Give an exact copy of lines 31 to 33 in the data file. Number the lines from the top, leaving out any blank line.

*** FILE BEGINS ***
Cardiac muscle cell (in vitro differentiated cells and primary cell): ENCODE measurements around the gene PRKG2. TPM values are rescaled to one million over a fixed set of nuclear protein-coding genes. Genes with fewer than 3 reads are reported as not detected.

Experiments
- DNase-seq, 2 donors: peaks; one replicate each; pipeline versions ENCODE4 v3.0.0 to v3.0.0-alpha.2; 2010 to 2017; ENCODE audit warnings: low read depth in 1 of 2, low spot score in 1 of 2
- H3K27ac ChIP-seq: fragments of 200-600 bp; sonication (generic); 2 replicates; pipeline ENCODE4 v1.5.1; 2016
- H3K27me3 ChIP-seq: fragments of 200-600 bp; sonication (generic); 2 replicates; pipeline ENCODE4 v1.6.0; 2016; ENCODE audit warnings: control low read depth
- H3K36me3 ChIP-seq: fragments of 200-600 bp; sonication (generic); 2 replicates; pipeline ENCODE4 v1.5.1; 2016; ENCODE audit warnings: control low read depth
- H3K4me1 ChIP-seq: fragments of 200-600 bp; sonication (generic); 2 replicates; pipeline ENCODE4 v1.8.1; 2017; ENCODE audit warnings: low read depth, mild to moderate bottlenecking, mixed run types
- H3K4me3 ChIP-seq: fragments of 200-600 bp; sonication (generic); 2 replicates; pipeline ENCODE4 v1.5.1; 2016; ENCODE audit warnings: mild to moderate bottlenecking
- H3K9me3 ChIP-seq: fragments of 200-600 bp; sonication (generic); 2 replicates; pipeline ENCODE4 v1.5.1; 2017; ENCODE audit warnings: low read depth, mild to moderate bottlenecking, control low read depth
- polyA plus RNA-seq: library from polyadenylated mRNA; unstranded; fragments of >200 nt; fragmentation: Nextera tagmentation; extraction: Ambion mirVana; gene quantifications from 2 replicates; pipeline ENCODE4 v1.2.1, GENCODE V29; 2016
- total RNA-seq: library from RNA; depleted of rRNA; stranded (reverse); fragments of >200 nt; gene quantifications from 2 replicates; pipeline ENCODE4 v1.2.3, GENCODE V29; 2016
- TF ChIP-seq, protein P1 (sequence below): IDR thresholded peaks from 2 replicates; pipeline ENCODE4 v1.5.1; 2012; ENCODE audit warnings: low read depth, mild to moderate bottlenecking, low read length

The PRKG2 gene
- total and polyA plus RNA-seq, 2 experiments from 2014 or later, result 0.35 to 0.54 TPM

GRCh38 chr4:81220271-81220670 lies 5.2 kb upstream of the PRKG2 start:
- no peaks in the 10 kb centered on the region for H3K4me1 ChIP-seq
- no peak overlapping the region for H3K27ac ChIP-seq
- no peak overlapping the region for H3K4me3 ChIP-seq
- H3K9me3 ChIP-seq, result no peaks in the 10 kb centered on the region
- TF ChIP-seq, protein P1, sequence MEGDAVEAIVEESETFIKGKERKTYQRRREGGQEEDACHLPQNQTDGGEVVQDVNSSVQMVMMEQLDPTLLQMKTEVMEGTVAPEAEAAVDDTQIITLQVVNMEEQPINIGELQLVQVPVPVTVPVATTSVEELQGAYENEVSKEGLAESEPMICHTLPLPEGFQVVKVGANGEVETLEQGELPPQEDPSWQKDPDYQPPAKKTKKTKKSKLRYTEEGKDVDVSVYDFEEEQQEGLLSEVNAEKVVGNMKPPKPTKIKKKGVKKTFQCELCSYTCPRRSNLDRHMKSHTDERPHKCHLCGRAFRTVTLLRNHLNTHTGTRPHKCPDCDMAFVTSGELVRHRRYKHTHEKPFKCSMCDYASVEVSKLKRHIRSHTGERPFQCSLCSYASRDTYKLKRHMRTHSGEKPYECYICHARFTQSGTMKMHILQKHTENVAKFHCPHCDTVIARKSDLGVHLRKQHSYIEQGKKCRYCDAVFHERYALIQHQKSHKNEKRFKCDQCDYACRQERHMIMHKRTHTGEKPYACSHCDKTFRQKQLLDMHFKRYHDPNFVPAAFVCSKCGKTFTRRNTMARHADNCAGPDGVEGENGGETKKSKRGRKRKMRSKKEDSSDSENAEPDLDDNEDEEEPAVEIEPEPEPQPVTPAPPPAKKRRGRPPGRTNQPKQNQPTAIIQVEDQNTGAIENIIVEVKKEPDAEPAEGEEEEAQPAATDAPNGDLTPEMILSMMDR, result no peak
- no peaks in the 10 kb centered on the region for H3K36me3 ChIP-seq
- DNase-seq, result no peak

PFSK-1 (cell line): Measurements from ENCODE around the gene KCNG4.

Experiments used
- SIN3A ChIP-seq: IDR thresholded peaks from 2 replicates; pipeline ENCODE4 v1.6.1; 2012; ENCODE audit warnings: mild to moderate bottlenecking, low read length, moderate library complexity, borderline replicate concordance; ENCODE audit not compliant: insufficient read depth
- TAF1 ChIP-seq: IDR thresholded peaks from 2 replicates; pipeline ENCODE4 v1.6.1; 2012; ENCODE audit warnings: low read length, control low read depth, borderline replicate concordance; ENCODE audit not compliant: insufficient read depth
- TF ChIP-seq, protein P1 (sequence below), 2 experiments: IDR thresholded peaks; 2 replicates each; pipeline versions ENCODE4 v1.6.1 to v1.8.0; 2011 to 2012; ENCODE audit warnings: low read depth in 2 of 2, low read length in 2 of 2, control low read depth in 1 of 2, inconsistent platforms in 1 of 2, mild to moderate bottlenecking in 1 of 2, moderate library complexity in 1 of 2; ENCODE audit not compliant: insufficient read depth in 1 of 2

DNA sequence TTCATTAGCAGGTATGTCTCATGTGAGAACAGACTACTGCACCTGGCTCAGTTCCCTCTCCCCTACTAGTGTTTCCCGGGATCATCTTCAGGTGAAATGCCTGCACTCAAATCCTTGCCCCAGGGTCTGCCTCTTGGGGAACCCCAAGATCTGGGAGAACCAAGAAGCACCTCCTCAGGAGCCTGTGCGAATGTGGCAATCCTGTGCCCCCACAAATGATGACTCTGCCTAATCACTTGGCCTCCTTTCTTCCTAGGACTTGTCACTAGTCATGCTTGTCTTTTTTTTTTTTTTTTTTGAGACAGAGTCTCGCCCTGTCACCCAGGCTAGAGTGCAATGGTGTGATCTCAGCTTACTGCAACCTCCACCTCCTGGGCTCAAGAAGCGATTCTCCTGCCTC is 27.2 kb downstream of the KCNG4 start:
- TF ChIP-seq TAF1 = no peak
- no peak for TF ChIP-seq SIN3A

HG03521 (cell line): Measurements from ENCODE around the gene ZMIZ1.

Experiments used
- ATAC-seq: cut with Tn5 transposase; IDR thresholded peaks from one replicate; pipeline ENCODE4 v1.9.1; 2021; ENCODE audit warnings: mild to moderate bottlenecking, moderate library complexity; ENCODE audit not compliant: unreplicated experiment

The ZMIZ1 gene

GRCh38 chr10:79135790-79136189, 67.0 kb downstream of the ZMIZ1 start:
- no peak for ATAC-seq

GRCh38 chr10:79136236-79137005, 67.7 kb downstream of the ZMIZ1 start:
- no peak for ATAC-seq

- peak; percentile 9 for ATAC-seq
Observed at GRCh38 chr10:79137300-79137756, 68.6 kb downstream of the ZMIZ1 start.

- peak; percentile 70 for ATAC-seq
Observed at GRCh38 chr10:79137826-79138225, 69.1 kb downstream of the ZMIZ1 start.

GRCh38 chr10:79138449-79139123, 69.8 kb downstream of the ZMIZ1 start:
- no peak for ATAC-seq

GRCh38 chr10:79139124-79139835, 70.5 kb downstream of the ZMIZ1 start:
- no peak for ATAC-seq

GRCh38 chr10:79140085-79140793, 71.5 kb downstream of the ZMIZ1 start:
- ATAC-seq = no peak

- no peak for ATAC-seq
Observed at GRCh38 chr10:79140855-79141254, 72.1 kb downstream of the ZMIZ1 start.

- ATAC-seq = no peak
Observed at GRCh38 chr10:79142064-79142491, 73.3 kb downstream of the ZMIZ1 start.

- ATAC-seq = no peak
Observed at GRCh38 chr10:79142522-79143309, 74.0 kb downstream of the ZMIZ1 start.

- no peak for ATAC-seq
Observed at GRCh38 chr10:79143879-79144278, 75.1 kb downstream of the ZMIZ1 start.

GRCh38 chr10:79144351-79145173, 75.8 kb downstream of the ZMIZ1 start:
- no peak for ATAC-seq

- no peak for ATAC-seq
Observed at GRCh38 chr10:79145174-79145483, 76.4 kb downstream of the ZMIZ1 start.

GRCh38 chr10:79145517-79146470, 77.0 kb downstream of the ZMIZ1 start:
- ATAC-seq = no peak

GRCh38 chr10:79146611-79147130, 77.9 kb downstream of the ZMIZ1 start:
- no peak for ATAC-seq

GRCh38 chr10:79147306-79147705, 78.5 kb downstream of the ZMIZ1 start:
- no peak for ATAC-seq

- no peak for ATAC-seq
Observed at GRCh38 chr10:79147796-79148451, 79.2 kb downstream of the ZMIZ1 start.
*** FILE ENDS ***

HG03521 (cell line): Measurements from ENCODE around the gene ZMIZ1.

Experiments used
- ATAC-seq: cut with Tn5 transposase; IDR thresholded peaks from one replicate; pipeline ENCODE4 v1.9.1; 2021; ENCODE audit warnings: mild to moderate bottlenecking, moderate library complexity; ENCODE audit not compliant: unreplicated experiment